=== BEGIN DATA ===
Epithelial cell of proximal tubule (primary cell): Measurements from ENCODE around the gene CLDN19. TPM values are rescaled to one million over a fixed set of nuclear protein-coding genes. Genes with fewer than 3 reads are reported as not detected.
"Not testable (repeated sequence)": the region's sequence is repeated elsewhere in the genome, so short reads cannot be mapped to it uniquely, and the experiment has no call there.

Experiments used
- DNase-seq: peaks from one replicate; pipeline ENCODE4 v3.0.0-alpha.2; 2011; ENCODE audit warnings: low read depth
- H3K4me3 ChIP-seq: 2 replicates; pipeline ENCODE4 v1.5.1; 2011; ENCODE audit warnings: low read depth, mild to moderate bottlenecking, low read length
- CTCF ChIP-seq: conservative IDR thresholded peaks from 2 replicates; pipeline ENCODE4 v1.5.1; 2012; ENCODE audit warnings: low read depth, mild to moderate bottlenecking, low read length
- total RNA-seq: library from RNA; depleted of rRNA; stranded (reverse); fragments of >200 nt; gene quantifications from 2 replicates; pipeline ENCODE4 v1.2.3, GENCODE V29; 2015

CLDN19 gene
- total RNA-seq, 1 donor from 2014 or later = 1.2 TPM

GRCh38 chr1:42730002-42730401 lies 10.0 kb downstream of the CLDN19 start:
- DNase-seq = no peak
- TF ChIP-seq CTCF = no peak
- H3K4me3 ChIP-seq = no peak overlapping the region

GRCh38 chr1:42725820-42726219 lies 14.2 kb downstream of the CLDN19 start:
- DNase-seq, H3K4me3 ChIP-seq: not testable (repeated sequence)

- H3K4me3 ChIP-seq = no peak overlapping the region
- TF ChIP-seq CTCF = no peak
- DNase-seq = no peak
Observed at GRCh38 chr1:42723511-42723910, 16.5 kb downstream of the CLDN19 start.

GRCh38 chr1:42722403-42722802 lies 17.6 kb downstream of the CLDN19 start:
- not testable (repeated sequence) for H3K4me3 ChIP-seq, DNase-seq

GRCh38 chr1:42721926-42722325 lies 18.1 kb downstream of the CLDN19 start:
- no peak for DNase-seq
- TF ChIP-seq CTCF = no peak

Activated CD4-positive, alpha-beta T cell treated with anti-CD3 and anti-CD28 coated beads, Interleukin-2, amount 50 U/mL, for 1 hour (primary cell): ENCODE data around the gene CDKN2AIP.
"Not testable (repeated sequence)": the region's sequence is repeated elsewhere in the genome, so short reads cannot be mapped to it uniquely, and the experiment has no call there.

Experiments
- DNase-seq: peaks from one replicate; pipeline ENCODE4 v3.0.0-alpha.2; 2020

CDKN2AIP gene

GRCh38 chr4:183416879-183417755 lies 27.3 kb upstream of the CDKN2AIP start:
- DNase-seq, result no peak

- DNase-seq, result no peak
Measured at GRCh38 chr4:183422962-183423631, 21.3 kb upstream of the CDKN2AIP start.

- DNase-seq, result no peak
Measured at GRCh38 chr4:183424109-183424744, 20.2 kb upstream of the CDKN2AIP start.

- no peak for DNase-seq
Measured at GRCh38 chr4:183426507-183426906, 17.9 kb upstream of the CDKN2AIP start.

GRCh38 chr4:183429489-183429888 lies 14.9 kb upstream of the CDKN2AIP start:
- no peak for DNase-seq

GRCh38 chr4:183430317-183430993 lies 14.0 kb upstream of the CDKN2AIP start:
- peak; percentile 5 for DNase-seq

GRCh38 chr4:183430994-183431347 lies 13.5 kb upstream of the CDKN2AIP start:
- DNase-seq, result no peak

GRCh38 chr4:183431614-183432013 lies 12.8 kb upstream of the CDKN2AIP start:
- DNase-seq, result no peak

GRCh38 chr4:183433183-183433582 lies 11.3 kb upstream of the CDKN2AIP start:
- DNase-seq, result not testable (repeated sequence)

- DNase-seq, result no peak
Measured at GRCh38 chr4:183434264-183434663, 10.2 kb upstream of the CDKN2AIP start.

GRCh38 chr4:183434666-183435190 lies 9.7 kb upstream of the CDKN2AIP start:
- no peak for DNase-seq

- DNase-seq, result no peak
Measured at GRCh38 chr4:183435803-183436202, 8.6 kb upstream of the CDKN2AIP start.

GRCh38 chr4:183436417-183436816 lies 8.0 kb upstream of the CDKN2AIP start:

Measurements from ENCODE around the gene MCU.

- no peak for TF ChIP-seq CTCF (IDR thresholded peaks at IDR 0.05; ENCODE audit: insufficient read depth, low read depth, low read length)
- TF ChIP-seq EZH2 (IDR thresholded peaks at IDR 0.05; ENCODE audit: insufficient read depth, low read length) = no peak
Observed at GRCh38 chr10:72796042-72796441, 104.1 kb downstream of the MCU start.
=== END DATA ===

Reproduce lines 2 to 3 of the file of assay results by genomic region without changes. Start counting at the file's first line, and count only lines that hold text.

"Not testable (repeated sequence)": the region's sequence is repeated elsewhere in the genome, so short reads cannot be mapped to it uniquely, and the experiment has no call there.

Experiments used